I can’t plan anymore. The only thing I know how to do is react.
Planning requires stability and the past 13 months have been anything but stable for my world, the hospitality industry. Somehow even during the worst periods of history, time passes, life moves on and there are silver linings. All that being said, I have been a part of three restaurant and bar openings, since the pandemic hit.
Any reasonable person would ask why someone would possibly open new hospitality businesses during the pandemic? And the answer is simple: these projects (like so many others across the globe) were in progress pre-pandemic. The financing was secured, money was spent, commitments were made. So what do you do when there is no turning back? You push forward instead of listening to every fiber of your being that is saying, “you’re screwed.”
When the shutdown occurred in New Orleans on March 16, 2020, I had to lay off the teams at my New Orleans bars Cure and Cane & Table as well as the staff at our parent company CureCo (including myself). The next morning, I walked out of my house and found my car window shattered. All that I could think was that I deserved it. As we were taking stock of what it meant to close businesses that can only exist with steady revenue, we quickly evaluated our debts and cash on hand. During that process, it became abundantly clear that our newest venture, a Mexican restaurant and agave bar, VALS, which had been scheduled to open in New Orleans in April of 2020, was substantially over budget.
VALS (named after the original service station that the building housed) was a project that took us years of planning and negotiation to open. Since 2009, when we opened Cure, we have looked out of our window at the site longingly. We have been talking on and off with the owner for almost as long, because we believed (and still believe) that it is one of the strongest locations on our commercial corridor. Finally, we made headway in 2018 when we signed our lease and began working on turning our dream of running a relaxed Mexican-inspired taco spot with a serious agave bar, a reality. VALS was a risky endeavor because the owner wouldn’t sell the location and it needed everything, which really turned it into a development and restaurant project. There are also potential environmental problems using a former garage space, so we had to be extremely cautious with our contracts going in. Luckily, all of the environmental tests checked out and we were able to secure the financing and started moving ahead with the development. Little did we know that our big gamble would come at the absolute worst time ever to open a restaurant.
I’ll never forget having to relay the bad news to my wife that we were leveraged to the hilt at the exact wrong time. I felt better after getting it off of my chest; she doubtlessly felt a whole lot worse. Who would possibly loan us money during a time that our businesses were shut down and I was collecting unemployment? I won’t embarrass my friend by mentioning him in an article, but without this good friend willing to lend us a helping hand, we would have been sunk. I am forever grateful to this person and I wouldn’t be writing this article without him. Instead, I’d be writing an article about losing everything I had during COVID.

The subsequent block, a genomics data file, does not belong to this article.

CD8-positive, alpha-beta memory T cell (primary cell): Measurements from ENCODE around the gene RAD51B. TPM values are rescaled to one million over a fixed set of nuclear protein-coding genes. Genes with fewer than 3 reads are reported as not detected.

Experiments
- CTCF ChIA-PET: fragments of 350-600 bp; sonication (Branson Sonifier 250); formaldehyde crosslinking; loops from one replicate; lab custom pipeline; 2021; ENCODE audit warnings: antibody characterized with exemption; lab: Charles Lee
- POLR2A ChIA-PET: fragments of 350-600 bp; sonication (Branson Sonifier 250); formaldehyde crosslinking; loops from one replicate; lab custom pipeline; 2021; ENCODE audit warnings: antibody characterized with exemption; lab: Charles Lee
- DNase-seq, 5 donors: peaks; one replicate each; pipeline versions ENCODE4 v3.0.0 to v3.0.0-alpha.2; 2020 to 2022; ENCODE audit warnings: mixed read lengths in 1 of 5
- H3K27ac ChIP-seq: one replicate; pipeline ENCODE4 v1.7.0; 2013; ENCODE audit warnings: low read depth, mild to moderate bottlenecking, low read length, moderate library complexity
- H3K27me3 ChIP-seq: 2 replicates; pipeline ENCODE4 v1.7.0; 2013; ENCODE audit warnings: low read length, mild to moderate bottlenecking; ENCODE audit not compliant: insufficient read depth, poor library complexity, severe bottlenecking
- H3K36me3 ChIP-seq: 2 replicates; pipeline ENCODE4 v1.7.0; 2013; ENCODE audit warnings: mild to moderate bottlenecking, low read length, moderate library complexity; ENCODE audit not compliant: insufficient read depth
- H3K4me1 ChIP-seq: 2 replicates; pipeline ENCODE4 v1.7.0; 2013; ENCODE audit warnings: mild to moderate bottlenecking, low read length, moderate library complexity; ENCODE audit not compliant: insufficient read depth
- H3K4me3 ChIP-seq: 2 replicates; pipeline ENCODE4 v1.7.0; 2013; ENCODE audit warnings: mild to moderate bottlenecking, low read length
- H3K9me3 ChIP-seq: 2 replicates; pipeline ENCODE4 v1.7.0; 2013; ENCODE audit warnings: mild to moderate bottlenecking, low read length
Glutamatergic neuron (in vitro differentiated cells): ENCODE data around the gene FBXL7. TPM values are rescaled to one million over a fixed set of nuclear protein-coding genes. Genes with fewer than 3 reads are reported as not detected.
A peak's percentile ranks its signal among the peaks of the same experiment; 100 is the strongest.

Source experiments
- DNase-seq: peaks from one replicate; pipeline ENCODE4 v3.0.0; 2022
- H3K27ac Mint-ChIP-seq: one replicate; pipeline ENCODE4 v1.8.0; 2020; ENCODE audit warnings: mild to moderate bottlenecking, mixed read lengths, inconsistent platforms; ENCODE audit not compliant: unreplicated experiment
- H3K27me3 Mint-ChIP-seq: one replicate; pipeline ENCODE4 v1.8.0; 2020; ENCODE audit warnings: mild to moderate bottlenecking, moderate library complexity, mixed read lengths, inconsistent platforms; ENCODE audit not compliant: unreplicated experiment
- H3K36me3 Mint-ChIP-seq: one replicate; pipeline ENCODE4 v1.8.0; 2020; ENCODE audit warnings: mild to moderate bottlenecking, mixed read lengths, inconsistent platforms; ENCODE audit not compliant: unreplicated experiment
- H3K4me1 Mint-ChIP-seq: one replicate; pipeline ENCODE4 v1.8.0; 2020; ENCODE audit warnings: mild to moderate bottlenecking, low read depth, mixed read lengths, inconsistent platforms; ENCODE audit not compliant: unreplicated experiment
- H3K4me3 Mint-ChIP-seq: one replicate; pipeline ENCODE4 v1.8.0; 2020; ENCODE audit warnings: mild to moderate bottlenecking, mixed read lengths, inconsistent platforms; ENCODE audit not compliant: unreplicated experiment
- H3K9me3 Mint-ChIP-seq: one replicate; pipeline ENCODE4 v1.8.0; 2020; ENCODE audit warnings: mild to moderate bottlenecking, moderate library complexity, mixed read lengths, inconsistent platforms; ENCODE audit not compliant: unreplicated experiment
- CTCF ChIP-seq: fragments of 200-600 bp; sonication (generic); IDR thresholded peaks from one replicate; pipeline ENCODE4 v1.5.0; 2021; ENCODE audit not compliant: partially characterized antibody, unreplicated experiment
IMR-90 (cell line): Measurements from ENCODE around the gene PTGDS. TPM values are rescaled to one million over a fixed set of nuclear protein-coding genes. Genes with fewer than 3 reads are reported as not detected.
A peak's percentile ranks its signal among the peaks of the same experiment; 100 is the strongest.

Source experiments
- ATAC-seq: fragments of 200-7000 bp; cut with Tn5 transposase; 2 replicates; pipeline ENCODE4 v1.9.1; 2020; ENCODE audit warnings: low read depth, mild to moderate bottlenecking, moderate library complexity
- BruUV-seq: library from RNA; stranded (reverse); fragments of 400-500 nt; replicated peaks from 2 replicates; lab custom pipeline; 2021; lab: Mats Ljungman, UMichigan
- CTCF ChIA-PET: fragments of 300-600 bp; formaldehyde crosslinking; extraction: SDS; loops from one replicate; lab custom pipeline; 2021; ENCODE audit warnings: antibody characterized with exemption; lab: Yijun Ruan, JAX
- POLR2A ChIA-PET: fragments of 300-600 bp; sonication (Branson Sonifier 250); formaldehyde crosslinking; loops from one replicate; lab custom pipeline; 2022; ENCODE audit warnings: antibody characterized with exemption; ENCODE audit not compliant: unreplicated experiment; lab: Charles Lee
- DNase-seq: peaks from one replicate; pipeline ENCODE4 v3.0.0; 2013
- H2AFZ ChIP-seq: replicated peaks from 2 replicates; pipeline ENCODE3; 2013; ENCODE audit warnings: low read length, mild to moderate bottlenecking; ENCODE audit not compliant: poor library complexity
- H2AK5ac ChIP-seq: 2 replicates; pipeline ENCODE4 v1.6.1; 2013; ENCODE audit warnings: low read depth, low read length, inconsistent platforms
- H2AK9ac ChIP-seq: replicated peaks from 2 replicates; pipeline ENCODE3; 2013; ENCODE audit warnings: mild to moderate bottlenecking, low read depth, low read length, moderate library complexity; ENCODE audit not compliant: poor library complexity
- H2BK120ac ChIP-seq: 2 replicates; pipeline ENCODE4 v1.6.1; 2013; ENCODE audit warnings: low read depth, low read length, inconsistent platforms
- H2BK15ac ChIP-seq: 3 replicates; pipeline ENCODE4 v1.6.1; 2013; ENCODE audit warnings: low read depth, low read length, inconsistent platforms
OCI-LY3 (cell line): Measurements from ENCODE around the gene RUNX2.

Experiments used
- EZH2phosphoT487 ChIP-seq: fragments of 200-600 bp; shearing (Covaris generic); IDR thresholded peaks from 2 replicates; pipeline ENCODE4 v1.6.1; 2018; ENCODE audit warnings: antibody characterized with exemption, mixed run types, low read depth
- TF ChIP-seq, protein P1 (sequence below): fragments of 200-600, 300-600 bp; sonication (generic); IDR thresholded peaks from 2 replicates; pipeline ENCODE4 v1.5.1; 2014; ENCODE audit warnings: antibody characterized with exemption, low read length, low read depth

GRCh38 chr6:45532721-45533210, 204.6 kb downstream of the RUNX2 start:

In the lead up to opening VALS, we were concerned that there would be little to no demand, so we put together a plan with as little staff and service infrastructure as possible. Through a ton of hard work and ingenuity by my partners, VALS opened up with just a “to-go” window and a few outside seats on a rainy Tuesday in late June. Quickly, we realized that a window wouldn’t cut it, so we hired a few more people and rented more tables and chairs and were a full-service outdoor-only restaurant by day three. We were squarely off plan at this point, and I was totally terrified and exhilarated at the same time. Every day we made a new plan. Every night we evaluated what went right and what went wrong during service. Our pivots included adding a robust online ordering system, leaning heavily on our “to-go” window, adding seats where we had never intended for them to go, implementing a service charge on all dine-in guests, making our ordering system low-interaction for servers and guests, implementing QR code contact tracing and, lastly, keeping the food and drinks menus streamlined.
Oh, and did I mention that we were enforcing strict COVID guidelines with a line wrapped around the corner? A new business typically welcomes being busy, because cash is always strapped by opening and while we were no different, but during the pandemic we were concerned about being too busy because of health concerns. On one hand, I was relieved that we could pay the bills, but on the other hand, I worried that our strict safety guidelines still couldn’t guarantee the safety of our teams and guests. VALS hasn’t had any major issues, but the worrying persists. I am proud to say that our success has continued beyond the opening.
Before COVID, I had also been in the early stages of working on a very exciting project in Washington, D.C., with my friends/partners at Long Shot Hospitality called Dauphine’s. The project has been personally exciting for a number of reasons, but most importantly I consider it a great honor to try to export a version of my home city, New Orleans, to another city. My partners and I feel a great sense of responsibility to get it right and to not create a caricature of the city that we all love.